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Pediatr Nephrol. 2003 Feb;18(2):140-4. Epub 2002 Dec 21.

Urinary mineral excretion in healthy Iranian children.

Author information

1
Department of Urology, Military University of Medical Sciences, Tehran, Iran. mersa_mum@hotmail.com

Abstract

The purpose of this study was to determine normal reference values for urinary calcium/creatinine (Ca/Cr), phosphate/creatinine (P/Cr), magnesium/creatinine (Mg/Cr), sodium/creatinine (Na/Cr), potassium/creatinine (K/Cr), sodium/potassium (Na/K), calcium/sodium (Ca/Na), and uric acid/creatinine ratios in healthy Iranian children. Nine hundred and ninety children (515 boys, 475 girls) aged 1 month to 14 years were studied. Two non-fasting random urine specimens (1 week apart) from each subject and 24-h urine collections from 114 children were analyzed for Ca, P, Mg, uric acid, Na, K, and Cr. Urinary Ca/Cr, P/Cr, Mg/Cr, Na/Cr, K/Cr, Na/K, Ca/Na, and uric acid/creatinine ratios were determined from each sample. Non-fasting Ca/Cr, P/Cr, Na/Cr, K/Cr, Na/K, Ca/Na, and uric acid/creatinine ratios were not significantly different between the sexes (P>0.05). Urinary Mg/Cr ratios were higher in girls than boys (P<0.001). No significant relationships were found between urinary Ca/Cr and urinary Na/Cr, urinary Ca/Cr and urinary Na/K, and urinary Ca/Cr and urinary Ca/Na (P>0.05). The P/Cr values showed a gradual decrease with age (from mean+/-SD 0.962+/-0.172 mg/mg at 1 month of life to 0.318+/-0.124 mg/mg at 14 years) (P<0.05). The Ca/Cr ratio was highest between 6 months and 3 years (mean+/-SD=0.047+/-0.041 mg/mg). Following a moderate decrease it stabilized by the age of 7 years (mean+/-SD=0.038+/-0.044 mg/mg). Urinary ratios of Mg/Cr were significantly higher in children under 10 years (mean+/-SD=0.042+/-0.015 mg/mg) compared with the 11- to 14-year age group (mean+/-SD=0.031+/-0.001 mg/mg) (P<0.05). The uric acid/creatinine ratios decreased from 0.060+/-0.077 mg/mg in those less than 7 years to 0.041+/-0.033 in the 11- to 14-year group. Urinary Na/Cr ratios were significantly lower in younger age groups compared with the older age group (P<0.05). Urinary K/Cr ratio was highest in younger children, and then steadily decreased with age. There was no correlation between 24-h urinary Ca and Na excretion. The mean Ca/Na ratios significantly decreased with advancing age (P<0.05). The solute/creatinine ratios in the non-fasting urine samples correlated well with the 24-h solute excretion. We provide reference values for urinary Ca/Cr, P/Cr, Mg/Cr, Na/K, K/Cr, and uric acid/creatinine ratios in normal Iranian children. A child's age and ethnicity should be taken into consideration when assessing the urinary solute/creatinine ratios.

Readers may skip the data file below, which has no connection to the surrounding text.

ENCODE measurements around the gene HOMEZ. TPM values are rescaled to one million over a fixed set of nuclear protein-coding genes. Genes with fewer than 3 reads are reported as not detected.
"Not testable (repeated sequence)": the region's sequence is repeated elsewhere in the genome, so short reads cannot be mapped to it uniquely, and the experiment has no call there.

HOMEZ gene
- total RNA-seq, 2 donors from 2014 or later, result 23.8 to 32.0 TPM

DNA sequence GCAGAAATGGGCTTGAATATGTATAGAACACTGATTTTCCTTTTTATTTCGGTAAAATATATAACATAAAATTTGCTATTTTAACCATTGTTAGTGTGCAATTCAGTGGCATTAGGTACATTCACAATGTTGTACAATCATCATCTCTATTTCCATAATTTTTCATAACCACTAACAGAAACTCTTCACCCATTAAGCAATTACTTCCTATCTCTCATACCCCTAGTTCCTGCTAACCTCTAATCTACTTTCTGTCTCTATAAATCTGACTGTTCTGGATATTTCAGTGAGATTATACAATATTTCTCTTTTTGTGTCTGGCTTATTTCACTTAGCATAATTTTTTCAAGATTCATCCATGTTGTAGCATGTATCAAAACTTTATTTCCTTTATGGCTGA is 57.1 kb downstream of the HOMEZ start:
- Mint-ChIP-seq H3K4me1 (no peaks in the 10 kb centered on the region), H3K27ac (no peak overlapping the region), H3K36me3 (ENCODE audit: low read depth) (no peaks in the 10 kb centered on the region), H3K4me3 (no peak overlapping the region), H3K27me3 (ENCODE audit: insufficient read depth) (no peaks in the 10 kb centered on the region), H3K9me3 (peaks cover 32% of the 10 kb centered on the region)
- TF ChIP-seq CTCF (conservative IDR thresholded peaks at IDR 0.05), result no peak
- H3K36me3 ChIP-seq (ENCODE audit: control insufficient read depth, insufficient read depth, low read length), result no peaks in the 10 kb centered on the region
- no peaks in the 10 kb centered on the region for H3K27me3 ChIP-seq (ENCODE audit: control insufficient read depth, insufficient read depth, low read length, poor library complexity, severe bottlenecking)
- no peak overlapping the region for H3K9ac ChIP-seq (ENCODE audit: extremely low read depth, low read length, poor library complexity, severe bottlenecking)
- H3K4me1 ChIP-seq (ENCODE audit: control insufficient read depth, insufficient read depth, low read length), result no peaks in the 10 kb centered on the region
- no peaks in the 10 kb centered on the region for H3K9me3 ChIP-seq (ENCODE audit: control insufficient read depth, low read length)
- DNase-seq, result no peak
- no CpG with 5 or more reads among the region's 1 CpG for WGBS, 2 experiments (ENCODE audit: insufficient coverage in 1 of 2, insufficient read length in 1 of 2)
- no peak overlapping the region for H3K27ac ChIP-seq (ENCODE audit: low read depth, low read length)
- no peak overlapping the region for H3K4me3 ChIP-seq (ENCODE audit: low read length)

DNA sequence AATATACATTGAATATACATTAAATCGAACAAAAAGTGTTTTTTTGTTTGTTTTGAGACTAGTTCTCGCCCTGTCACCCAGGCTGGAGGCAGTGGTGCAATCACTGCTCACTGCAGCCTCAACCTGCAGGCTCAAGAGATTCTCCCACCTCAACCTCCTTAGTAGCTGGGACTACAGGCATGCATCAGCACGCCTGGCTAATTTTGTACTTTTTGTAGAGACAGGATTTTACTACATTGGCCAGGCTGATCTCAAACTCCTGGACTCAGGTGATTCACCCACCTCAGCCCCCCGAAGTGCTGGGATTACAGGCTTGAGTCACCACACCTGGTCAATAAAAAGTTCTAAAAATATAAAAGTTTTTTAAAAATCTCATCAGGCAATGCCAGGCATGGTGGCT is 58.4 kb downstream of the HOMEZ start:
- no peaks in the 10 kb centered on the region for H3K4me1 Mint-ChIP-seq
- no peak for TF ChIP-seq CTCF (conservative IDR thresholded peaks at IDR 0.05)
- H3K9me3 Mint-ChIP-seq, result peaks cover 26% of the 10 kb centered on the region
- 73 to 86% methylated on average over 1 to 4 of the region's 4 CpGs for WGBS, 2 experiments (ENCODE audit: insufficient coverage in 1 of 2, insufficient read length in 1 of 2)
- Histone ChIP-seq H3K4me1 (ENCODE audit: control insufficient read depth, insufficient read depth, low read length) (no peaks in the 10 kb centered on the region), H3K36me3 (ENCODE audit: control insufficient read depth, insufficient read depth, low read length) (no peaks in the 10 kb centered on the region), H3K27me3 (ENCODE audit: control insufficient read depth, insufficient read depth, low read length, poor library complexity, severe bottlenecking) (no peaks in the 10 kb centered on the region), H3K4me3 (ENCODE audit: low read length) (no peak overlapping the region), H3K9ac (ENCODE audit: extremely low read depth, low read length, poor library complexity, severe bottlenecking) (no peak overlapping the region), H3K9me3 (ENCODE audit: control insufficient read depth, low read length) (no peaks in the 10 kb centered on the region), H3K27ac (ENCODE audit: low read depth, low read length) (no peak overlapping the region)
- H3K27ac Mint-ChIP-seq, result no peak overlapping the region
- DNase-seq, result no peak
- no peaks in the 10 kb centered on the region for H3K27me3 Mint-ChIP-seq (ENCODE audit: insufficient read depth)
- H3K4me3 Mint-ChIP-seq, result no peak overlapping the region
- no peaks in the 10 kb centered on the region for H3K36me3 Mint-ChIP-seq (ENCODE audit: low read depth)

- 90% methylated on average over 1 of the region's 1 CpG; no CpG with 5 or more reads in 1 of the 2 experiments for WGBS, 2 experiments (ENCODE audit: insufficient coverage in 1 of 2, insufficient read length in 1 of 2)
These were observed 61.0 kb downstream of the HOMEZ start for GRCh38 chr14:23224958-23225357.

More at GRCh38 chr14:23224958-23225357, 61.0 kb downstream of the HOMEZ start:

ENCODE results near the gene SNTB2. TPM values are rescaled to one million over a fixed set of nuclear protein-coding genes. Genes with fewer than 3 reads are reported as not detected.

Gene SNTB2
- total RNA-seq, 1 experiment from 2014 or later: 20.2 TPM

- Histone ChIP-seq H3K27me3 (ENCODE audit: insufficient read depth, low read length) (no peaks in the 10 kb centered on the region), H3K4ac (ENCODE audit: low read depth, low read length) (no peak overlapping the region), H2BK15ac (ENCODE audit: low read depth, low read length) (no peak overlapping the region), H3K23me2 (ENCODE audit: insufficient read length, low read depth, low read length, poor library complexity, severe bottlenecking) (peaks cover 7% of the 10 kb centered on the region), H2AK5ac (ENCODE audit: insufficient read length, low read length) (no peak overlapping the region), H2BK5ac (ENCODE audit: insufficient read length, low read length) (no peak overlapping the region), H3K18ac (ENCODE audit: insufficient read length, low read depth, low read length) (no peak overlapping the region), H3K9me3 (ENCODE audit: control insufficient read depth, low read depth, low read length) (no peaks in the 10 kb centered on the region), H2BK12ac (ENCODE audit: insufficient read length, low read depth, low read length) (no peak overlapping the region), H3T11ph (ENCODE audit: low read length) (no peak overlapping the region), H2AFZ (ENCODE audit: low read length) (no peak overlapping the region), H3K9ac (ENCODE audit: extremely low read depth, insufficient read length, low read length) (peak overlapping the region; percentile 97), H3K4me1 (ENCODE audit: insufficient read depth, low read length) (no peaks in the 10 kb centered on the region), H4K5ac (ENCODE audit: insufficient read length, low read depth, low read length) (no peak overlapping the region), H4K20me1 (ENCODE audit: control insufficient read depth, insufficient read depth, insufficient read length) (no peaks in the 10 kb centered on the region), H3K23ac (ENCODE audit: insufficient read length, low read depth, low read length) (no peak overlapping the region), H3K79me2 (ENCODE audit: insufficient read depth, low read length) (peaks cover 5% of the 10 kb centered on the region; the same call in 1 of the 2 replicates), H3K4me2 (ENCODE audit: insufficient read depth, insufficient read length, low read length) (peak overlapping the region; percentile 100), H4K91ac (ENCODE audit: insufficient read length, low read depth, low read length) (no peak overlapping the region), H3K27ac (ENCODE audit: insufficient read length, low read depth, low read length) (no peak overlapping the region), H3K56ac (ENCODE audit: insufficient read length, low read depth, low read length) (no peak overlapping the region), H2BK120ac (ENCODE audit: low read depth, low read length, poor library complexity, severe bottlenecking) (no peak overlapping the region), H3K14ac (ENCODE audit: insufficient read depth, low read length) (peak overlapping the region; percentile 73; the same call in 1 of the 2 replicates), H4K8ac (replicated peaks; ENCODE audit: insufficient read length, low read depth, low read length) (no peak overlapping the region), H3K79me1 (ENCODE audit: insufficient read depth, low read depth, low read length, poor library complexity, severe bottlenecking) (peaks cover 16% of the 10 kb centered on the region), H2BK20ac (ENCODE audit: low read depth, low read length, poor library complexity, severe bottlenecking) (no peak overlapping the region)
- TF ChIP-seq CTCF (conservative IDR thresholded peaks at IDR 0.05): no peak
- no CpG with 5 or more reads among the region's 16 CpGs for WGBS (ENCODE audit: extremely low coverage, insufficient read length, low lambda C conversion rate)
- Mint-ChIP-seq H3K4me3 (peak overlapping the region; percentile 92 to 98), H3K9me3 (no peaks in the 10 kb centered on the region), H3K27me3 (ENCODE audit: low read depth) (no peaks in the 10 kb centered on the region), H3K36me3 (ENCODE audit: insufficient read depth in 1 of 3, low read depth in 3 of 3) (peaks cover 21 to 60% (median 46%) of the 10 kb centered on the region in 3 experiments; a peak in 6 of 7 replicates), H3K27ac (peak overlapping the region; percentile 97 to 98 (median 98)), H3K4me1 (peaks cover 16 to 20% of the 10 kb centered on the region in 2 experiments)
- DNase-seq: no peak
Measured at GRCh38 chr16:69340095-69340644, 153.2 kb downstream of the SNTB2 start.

PMID:
12579403
DOI:
10.1007/s00467-002-1020-1
[Indexed for MEDLINE]

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